basille

Chicago, IL

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2 hours ago, pax6pax6 said:

Hey!

I am hoping to revive this thread as well!

I've been accepted for graduate studies at UChicago, and am hoping to find some information about living in and around the university. I'm coming from Canada, so I feel a little intimidated by the moving process and any information would help.

I have looked into the graduate housing at UChicago, and was wondering if anyone here has experience with it. It seems like a good option to me, (close to school, fair rent - at least compared to 1BDRMs in Toronto), but they don't have any photos of the rooms or anything, and it would be useful to get insight from someone who has actually lived there.

Where around UChicago tends to be the most safe? What areas should be avoided?

So, if anyone has advice for an international student about finding a place to stay around UChicago, or general advice about Hyde Park and the University, that would be great!

Hi there –

I lived in UChicago graduate housing for two years and can't speak highly enough about it. Maintenance is always responsive and on-time, and the buildings are mostly charming pre-war apartments with hardwood floors, big windows, and nice "bones." I had a 1,000 sq. ft. walk-up that I would live in for the rest of my life if I could. Plus, it's nice having other grad students living around you (in terms of low noise level, similar work/study hours, etc.).

Personal feelings of safety are, of course, subjective, but conventional wisdom among many UChicago affiliates is that anywhere within the bounds of E. Hyde Park Blvd. (to the north), S. Cottage Grove (to the west), and the Midway (to the south) is completely fine. That said, a lot of people find much cheaper apartments outside of this bubble and would probably suggest you do the same. My wife worked 15 blocks south of the Midway and commuted by herself (walking or by bike) every day. It's comes down to a personal choice about what you are comfortable with.

As you mentioned, UChicago doesn't make photos available of the apartments, so you have to do some sleuthing by googling the address apartment building and seeing if you can't get information from outside (for example, before it was owned by the University, etc.). We lucked out with ours by requesting "pet-friendly," which meant we got hardwood floors.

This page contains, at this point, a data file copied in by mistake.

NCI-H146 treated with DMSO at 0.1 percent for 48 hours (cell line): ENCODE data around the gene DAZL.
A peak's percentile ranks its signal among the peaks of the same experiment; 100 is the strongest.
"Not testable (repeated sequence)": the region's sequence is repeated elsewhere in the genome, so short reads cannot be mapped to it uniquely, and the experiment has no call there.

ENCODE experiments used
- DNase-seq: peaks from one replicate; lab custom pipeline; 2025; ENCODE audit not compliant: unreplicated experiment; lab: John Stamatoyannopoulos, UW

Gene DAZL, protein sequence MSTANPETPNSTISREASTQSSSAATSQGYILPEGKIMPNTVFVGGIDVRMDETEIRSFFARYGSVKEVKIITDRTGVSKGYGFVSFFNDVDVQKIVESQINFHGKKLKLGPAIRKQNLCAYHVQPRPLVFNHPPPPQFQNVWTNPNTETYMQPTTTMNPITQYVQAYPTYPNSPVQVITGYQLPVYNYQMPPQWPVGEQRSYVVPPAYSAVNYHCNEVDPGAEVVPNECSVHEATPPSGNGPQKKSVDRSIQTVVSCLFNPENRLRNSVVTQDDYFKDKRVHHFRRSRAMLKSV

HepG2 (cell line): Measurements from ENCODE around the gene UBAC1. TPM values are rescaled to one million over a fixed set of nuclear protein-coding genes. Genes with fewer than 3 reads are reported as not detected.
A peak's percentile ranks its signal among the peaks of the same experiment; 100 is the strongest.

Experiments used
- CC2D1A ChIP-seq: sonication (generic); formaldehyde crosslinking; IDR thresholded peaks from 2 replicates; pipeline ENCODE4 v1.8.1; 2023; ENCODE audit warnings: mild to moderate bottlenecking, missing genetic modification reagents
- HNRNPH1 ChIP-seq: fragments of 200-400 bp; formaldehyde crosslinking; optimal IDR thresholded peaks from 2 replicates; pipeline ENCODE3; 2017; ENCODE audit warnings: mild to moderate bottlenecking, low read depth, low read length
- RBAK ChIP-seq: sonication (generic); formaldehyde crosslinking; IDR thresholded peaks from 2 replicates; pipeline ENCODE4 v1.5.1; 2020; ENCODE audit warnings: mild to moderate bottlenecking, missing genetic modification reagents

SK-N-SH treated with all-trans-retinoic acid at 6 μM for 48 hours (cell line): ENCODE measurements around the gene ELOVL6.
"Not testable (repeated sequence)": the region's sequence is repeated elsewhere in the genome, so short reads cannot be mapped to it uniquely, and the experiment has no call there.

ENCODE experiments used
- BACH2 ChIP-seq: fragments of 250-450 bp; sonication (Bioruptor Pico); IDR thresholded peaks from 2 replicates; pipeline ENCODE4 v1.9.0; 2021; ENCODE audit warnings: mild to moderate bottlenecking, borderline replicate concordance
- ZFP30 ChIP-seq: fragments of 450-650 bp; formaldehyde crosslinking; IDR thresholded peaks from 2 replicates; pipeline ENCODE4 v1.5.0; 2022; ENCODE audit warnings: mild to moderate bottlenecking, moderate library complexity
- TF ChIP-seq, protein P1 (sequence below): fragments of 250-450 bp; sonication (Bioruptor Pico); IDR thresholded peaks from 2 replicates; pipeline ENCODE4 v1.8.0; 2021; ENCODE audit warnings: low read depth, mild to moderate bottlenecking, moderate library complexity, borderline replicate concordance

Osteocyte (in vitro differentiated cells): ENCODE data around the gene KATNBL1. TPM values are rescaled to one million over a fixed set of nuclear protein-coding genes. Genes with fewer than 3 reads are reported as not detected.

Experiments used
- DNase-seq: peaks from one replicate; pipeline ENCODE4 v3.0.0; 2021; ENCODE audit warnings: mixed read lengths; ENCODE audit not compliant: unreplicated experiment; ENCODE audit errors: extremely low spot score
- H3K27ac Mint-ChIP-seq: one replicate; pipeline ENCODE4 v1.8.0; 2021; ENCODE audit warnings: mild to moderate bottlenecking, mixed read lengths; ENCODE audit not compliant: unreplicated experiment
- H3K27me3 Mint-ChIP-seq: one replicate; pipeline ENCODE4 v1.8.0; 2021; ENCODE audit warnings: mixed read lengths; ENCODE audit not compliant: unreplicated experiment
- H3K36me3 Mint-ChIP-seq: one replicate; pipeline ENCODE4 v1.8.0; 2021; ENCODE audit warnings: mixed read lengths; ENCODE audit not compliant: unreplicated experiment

Outside of UChicago grad housing, many students live in properties leased by Mac Properties (http://www.macapartments.com/), although people sometimes complain about their prices. That said, going through them would be a more "traditional" way of finding in apartment – in that you would be able to see photos of the place before you commit, etc.

Hope this helps!

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On 2/21/2016 at 4:53 PM, bugabooo said:

Hey everyone! 

Looks like I'll be moving to Chicago to attend Roosevelt University in the fall. I'm from a small rural town, and I already know that I may experience some culture shock. I'm hoping to get this thread to be a little more active, because I need all the help I can get as far as advice, tips, resources, personal experience... anything that could help me out!

I'm looking for a one bedroom apartment-- if it allows small dogs that would be a huge bonus. I'm fine with commuting but hope to keep my commute at an hour or less. I've been trying to learn about the neighborhoods around Chicago, but since it's pretty overwhelming I figured I'd just bump this thread. I'm hoping that my SO will be able to move with me, which depends on whether he can transfer his job to Chicago and if he can find a nearby school to continue his undergrad in Secondary Ed. 

We're visiting Chicago next week so I can tour campus and meet faculty, but we'll have time to explore the area a bit as well. 

Anything at all would be helpful and highly appreciated. Thank you!!

Hey @bugabooo congrats on the Roosevelt acceptance! I'm not sure what kind of budget you're looking at, but you should definitely be able to find a one bedroom less than an hour away. I would recommend looking at the Bridgeport/Pilsen area to start -- it's close to the Red/Orange/Green lines on the CTA which all stop at Roosevelt and in the loop, and are generally very affordable. It's a gentrifying area and like most of Chicago a very segregated area. I lived in Bridgeport my first three years in Chicago and really liked it, it's very residential, neighbors will actually say hello to you on the street, and you can find decent apartments with yards. 

You may also be able to find something in the South Loop/Printers Row area as well, which would allow you to be in walking distance to campus. The neighborhood tends to be more pricey, especially as you approach the loop. You also might be able to find something in University Village or the Near West Side -- this part of town caters to UIC, so I imagine there may be some student friendly priced housing.